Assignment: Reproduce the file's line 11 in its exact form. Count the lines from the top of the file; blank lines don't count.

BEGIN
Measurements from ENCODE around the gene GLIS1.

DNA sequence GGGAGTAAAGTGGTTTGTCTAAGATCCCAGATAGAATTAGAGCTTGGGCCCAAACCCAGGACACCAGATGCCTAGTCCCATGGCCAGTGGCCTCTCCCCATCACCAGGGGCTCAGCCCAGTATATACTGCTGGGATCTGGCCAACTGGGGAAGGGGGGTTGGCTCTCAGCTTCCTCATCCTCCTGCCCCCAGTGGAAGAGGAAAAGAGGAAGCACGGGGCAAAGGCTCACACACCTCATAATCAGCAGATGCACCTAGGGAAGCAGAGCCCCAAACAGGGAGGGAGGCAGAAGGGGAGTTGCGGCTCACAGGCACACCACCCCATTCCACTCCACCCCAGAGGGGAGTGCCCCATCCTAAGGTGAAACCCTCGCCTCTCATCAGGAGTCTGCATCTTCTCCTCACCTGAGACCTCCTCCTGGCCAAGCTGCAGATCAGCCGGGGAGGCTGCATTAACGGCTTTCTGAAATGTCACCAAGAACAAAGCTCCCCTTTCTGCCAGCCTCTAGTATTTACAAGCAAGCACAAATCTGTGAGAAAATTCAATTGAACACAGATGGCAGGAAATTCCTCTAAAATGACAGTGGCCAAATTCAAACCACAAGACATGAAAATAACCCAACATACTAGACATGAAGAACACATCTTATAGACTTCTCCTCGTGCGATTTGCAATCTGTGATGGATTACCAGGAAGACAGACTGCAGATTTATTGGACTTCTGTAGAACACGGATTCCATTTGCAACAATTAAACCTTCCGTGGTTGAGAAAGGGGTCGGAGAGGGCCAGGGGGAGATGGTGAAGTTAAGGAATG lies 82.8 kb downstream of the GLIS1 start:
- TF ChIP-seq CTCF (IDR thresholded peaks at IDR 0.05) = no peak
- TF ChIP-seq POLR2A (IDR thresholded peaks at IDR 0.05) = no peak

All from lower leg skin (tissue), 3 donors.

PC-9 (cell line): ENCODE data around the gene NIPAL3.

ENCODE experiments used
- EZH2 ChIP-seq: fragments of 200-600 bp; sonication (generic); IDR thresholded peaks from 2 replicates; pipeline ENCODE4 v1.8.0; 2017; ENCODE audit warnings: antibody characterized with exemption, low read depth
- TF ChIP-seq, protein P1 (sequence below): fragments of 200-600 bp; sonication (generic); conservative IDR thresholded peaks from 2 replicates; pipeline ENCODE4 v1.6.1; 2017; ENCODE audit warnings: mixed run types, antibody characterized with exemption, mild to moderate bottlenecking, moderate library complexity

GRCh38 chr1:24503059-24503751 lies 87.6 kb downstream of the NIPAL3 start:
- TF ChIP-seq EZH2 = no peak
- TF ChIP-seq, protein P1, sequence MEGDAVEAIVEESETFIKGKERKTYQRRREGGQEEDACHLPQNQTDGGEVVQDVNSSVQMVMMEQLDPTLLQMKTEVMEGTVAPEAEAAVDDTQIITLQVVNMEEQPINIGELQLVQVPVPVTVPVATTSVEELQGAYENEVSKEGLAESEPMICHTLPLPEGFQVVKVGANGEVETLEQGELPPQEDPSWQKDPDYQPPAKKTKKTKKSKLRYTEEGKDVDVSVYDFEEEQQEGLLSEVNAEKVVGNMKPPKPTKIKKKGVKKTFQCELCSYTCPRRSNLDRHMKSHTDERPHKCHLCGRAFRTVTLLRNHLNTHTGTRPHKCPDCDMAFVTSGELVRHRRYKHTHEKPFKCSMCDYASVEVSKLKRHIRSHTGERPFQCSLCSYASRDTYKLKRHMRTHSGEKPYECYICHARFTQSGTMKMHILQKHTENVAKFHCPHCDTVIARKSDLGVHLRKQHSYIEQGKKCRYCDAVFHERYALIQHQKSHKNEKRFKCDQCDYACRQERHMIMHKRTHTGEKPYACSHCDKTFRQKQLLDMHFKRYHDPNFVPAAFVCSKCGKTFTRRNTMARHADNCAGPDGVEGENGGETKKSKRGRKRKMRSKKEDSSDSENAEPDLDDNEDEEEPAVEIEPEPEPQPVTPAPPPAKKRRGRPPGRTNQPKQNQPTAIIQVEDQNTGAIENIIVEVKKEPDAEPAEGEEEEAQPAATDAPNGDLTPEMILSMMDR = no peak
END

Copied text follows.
- TF ChIP-seq EZH2 = no peak